For Page, Gibney said, the film represented an opportunity to “show how he’d been abused.” Page did not succeed, but that only adds another dimension to the tale. “I always try to seek out people from all sides of a story,” Gibney told me. “I don’t want to say both sides, because it’s more like nine sides. And Carter Page was a fascinating character.” Equally fascinating is Felix Sater, an ex-con and the Russian-American businessman who in 2015 brokered the deal for Trump Tower Moscow, which stood to net both Sater and Trump as much as $100 million (though, as with many of Trump’s financial claims, this figure has been disputed). In the film, Sater affirms that Trump could afford to assemble such a clownish team of advisors because he never expected to win the election; he simply wanted to jumpstart the Trump brand.
In addition to Andrew McCabe, Gibney also conducted extensive interviews with other top-level intelligence officers such as former CIA director John Brennan and Celeste Wallander, the former National Security Council director under President Obama. One of the biggest interviews he scored was with Andrew Weissmann, the lead prosecutor on Special Counsel Robert Mueller’s team, who came late to the project but factors heavily into both parts of the film. Weissmann not only lends insight into the Mueller investigation, Gibney told me, “but he does so within the context of Manafort, who of course was the campaign manager. So it was a twofer.” In Weissmann’s book, Where Law Ends: Inside the Mueller Investigation, he writes that the team could have done more to investigate ties between the campaign and Russia, and characterizes Mueller as overly cautious and diffident. Gibney elicited similar candor from Weissmann in Agents of Chaos.
But perhaps the most fascinating, and disquieting, interview in the documentary is with Margarita Simonyan, editor-in-chief of RT, the state-owned media company that serves, essentially, as a propaganda machine for the Russian government disguised as a legitimate news agency. Simonyan laughs at the idea of Russian interference. “If the intelligence community of the most powerful country in the world is that ignorant, the world is in much trouble,” she says in the film. She comes across as completely sincere, “and that’s where you enter the hall of mirrors,” Gibney said of Simonyan. “How much is she a prisoner of her own beliefs, and how much is she spinning on behalf of Putin? She’s clearly spinning, but she does so in a very elegant way, and in ways that sometimes make convincing points that are almost embarrassing for us. That’s another part of the story that I think is so disturbing.”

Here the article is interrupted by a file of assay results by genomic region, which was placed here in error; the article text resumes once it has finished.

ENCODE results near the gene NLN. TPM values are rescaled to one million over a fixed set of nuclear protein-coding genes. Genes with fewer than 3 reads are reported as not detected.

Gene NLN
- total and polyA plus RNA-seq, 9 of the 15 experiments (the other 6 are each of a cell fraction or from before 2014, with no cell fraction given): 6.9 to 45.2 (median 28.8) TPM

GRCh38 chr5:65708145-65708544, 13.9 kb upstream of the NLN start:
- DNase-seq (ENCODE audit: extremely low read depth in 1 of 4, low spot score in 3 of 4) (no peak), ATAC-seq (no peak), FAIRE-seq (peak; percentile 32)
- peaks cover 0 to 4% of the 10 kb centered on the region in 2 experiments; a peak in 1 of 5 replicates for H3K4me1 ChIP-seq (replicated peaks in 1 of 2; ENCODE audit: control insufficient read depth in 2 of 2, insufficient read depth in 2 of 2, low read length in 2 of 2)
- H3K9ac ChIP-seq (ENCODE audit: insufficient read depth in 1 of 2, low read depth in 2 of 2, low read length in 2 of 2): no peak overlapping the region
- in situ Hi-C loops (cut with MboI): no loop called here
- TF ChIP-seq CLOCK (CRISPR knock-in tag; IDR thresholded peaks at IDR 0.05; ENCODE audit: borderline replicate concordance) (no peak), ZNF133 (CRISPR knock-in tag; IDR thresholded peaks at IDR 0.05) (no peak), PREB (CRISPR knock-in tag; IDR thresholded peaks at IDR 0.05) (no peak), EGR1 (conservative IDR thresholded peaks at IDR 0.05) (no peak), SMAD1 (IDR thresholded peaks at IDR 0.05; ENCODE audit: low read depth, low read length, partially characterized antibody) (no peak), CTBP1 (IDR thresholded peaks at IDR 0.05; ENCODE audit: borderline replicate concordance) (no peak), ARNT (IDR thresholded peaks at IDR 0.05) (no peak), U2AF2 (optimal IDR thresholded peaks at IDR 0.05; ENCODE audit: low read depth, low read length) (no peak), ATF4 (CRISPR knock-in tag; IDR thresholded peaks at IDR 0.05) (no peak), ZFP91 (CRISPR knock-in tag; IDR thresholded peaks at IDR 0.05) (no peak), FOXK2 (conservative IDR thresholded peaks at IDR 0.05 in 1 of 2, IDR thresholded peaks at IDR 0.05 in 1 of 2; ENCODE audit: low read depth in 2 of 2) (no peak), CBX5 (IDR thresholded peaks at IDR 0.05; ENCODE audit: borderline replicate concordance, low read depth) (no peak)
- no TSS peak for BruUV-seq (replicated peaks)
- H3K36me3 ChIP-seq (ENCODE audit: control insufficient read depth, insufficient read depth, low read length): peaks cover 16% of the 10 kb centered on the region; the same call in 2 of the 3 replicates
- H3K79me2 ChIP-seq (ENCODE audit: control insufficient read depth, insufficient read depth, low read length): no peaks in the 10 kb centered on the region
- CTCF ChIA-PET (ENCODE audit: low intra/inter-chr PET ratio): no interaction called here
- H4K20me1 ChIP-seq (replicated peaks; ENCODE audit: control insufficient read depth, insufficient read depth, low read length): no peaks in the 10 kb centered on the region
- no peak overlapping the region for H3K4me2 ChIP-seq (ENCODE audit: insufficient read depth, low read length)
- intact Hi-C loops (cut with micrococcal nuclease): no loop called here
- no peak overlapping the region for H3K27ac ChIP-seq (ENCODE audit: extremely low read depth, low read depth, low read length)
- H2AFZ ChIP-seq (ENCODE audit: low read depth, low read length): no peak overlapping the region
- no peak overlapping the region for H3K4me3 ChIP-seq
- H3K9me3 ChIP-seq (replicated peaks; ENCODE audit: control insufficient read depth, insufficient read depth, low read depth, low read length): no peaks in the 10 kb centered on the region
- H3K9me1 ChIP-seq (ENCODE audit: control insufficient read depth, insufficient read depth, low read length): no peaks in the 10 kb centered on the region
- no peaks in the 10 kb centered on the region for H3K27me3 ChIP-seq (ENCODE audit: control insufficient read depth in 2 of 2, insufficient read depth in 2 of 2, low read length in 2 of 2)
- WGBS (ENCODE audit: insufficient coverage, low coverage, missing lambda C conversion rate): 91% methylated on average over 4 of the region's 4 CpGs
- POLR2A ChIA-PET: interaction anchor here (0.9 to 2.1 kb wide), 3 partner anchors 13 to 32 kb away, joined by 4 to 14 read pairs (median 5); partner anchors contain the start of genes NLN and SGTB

In short, it’s often impossible to tell who was acting in good faith, who had ulterior motives, and who had been compromised so completely that they didn’t even know if they were doing someone else’s bidding—namely, Vladimir Putin’s. And maybe, as reports of Russian meddling are again on the rise, the distinctions are moot. “The Russian trolls didn’t introduce anything new into our bloodstream,” Gibney said, citing the findings of Camille Francois. “All they did was boil the blood that was already here. It’s political jujitsu.” Or, as Joshua Yaffa put it in The New Yorker, “What if, to borrow an old horror-movie trope, the call is coming from inside the house?”
Gibney told me it felt right to end the film now, on the eve of the 2020 election, though it could have potentially gone on forever. The past six months alone have shown that the most powerful agents of chaos in our midst are none other than the current custodians of American democracy. And that gets at the ultimate question: Was 2016 an aberration, or the beginning of our demise as a sovereign state? “We’ll find out the answer in a few weeks,” Gibney said. “It’s a scary moment in this country, and I hope we get it right. Because if we don’t, it’s not going to be pretty.”